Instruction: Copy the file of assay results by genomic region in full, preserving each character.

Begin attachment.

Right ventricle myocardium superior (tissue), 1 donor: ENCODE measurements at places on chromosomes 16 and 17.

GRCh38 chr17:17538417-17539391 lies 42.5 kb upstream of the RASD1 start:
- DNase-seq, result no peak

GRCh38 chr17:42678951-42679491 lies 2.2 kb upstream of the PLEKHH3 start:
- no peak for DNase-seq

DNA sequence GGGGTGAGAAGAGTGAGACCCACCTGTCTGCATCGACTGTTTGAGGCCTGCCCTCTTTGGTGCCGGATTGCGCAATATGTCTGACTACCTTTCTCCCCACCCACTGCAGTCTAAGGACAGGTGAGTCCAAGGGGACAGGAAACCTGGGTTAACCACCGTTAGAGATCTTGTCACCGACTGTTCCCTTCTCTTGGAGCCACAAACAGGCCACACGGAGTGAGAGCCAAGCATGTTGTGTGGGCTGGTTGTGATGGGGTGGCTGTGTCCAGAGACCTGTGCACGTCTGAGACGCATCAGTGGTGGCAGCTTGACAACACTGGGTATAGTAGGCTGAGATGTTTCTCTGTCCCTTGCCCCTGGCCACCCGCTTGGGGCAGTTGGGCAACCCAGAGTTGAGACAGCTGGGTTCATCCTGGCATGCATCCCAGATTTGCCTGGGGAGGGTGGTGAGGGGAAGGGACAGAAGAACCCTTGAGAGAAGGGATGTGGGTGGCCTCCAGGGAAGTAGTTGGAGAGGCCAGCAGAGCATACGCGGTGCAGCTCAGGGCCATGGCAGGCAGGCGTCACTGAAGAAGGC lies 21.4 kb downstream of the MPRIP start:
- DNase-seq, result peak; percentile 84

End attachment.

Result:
Right ventricle myocardium superior (tissue), 1 donor: ENCODE measurements at places on chromosomes 16 and 17.

GRCh38 chr17:17538417-17539391 lies 42.5 kb upstream of the RASD1 start:
- DNase-seq, result no peak

GRCh38 chr17:42678951-42679491 lies 2.2 kb upstream of the PLEKHH3 start:
- no peak for DNase-seq

DNA sequence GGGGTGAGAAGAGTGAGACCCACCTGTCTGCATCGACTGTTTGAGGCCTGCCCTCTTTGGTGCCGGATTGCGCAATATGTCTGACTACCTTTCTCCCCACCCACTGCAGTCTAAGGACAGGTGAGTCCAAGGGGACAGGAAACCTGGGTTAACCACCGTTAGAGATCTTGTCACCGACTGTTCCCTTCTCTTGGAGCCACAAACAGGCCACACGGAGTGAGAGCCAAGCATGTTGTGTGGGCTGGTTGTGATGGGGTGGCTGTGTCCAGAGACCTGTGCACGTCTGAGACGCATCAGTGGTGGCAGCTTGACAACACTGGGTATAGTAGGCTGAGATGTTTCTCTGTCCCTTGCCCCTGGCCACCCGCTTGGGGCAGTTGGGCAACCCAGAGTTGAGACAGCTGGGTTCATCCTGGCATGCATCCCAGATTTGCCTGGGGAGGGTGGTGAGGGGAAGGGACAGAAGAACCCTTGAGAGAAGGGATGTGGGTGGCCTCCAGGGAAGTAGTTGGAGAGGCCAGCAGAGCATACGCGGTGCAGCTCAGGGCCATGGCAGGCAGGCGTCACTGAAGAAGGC lies 21.4 kb downstream of the MPRIP start:
- DNase-seq, result peak; percentile 84